Sports

This Easy Pantry Meal Puts Dreamy Pasta and Beans Front and Center

Whenever I decide to cook straight from the pantry, one of two things usually results: pasta or beans.

No matter how fetchingly the other long-term tenants of the larder beckon (I see you, tinned fish! Hiya, eggs!), I lean on pasta and beans most for last-minute meals.


Recipe: Lemony Pasta With Braised White Beans


Fresh herbs and cherry tomatoes round out this weeknight pasta.Credit…David Malosh for The New York Times. Food Stylist: Simon Andrews.
Canned beans tend to be starchier and easier to mash into the olive oil in the pan.Credit…David Malosh for The New York Times. Food Stylist: Simon Andrews.

They are the two ingredients that everyone in my house almost always feels like eating. They both are also incredibly versatile shape-shifters that play nicely with whatever other staples I have on hand: typically some combination of lemon, garlic, olive oil and chile flakes. Easygoing pros, pasta and beans never cause a fuss.

This time, though, instead of limiting myself to one starring ingredient, I opted to mix them, letting them share the pan to create a dinner as memorable as it is convenient.

Of course, pasta and beans have already co-starred in many classic dishes. There’s pasta e fagioli and pasta e ceci, both of which can be as soupy or stewlike as you prefer. And then there’s minestrone, which falls squarely into the brothier camp.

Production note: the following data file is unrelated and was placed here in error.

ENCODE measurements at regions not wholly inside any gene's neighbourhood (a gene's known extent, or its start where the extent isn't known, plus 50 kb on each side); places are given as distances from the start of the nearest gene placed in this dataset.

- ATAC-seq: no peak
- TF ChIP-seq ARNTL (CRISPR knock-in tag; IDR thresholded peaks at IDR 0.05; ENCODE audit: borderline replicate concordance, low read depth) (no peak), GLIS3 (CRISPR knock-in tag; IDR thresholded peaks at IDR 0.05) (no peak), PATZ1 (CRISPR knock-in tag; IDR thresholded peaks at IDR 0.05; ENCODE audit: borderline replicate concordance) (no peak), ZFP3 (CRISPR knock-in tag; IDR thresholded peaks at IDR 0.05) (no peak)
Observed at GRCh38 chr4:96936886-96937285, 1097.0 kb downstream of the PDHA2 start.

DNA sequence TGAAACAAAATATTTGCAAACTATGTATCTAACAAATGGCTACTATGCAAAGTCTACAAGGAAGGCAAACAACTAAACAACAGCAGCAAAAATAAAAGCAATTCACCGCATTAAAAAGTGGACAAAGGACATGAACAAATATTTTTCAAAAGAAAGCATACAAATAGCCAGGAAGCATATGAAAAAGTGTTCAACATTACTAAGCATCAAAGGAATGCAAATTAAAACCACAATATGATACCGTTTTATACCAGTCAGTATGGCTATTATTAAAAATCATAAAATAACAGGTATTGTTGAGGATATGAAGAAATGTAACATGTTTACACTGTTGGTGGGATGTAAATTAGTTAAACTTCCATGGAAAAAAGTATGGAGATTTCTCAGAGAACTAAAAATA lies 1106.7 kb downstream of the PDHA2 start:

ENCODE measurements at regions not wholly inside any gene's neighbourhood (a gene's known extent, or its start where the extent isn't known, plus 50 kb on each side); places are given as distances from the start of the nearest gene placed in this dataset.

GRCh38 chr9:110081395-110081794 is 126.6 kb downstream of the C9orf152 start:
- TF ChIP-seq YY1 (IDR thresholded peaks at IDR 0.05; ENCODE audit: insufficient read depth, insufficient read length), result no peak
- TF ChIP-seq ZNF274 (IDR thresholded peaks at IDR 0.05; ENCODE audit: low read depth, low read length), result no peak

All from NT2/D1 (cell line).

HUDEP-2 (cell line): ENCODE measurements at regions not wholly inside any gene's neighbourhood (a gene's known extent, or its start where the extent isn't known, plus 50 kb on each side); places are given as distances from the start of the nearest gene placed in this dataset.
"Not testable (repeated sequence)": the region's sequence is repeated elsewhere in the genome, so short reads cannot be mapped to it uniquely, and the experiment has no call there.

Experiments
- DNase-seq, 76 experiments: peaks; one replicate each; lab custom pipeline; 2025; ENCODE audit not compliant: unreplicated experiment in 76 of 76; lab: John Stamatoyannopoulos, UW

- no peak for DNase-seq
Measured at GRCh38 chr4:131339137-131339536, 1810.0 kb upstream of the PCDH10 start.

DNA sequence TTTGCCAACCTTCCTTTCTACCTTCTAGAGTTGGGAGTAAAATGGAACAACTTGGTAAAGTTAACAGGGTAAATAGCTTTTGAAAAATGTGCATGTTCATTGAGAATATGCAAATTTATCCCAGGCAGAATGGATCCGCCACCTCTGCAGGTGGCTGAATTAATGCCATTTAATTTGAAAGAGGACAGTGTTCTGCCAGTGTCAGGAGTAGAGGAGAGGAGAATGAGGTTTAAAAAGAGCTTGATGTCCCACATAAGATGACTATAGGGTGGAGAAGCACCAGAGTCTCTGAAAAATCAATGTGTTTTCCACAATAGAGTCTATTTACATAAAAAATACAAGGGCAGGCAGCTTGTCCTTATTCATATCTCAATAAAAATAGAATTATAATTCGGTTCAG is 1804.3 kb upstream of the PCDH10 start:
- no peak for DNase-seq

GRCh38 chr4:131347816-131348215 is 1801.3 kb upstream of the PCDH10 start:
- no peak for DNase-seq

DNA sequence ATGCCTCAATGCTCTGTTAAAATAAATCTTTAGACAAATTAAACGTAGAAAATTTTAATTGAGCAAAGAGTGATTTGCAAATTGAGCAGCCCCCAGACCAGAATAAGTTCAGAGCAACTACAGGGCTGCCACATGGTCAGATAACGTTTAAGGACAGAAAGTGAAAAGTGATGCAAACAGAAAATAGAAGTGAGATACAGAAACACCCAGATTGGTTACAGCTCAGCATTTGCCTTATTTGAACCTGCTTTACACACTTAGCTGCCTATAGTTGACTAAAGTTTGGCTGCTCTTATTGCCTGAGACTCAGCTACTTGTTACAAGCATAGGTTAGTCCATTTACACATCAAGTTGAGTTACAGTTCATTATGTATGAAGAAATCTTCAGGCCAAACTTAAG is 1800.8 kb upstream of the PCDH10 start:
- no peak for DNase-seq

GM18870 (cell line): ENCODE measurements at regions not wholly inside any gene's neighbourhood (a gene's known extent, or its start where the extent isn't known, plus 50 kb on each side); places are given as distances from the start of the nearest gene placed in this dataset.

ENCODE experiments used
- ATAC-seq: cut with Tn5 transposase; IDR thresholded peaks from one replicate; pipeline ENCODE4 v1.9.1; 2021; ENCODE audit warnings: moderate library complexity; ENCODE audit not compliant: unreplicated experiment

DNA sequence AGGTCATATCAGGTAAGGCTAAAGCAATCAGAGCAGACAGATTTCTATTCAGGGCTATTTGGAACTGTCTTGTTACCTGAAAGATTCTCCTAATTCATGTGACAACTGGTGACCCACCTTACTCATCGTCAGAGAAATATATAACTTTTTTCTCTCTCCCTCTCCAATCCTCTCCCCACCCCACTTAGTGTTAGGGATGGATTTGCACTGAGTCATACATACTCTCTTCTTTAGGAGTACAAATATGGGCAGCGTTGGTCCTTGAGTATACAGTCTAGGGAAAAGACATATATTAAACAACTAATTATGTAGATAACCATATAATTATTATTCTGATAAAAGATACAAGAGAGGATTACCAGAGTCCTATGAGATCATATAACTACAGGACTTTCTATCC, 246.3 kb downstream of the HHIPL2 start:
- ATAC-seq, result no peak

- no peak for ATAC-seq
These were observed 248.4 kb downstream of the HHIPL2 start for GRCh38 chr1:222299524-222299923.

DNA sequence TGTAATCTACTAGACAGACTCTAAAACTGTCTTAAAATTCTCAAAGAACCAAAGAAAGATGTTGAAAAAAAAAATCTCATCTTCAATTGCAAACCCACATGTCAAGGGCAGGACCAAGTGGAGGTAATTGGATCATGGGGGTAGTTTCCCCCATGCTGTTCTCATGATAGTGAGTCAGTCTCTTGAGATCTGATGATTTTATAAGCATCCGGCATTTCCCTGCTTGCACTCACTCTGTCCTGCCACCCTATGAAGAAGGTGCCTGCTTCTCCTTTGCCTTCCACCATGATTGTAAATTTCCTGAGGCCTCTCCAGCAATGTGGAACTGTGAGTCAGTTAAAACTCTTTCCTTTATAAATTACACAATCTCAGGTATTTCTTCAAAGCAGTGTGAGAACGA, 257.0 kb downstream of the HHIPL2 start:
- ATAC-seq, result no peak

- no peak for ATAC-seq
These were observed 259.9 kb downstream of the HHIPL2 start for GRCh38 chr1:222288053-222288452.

Use the best oil you can, as it will add a lot of character to this simple dish.Credit…David Malosh for The New York Times. Food Stylist: Simon Andrews.

I wanted this dish to be more like a saucy pasta than a soupy stew (or stew-y soup), something to eat with a fork, not a spoon. I pictured a velvety bean sauce clinging to the pasta, full of lemony, garlicky, chile-laden character.

Canned beans have an edge over home-cooked in achieving just the right texture here, because they tend to be starchier and easier to mash into the olive oil in the pan. But this is a pantry meal, so use whatever you have on hand. Letting the beans braise in copious amounts of oil, along with the aromatics, helps them absorb flavor and break down into a silky sauce.

Yet it’s the pasta water that’s instrumental in getting the correct texture. Add just enough to thin out the bean mixture so it can coat the pasta, drizzling it in little by little, but stop short of flooding the pan.

I’ve finished this dish minimally, with just Parmesan and something green like parsley or arugula (or spinach, or basil, or whatever is in residence in your produce drawer). These fresh, verdant flecks, coupled with a squeeze of lemon juice, brighten the dish and add crucial acidity and color. It’s pivotal little touches like these that allow even a classic pairing to really shine anew.

Follow New York Times Cooking on Instagram, Facebook, YouTube, TikTok and Pinterest. Get regular updates from New York Times Cooking, with recipe suggestions, cooking tips and shopping advice.

Related Articles

Back to top button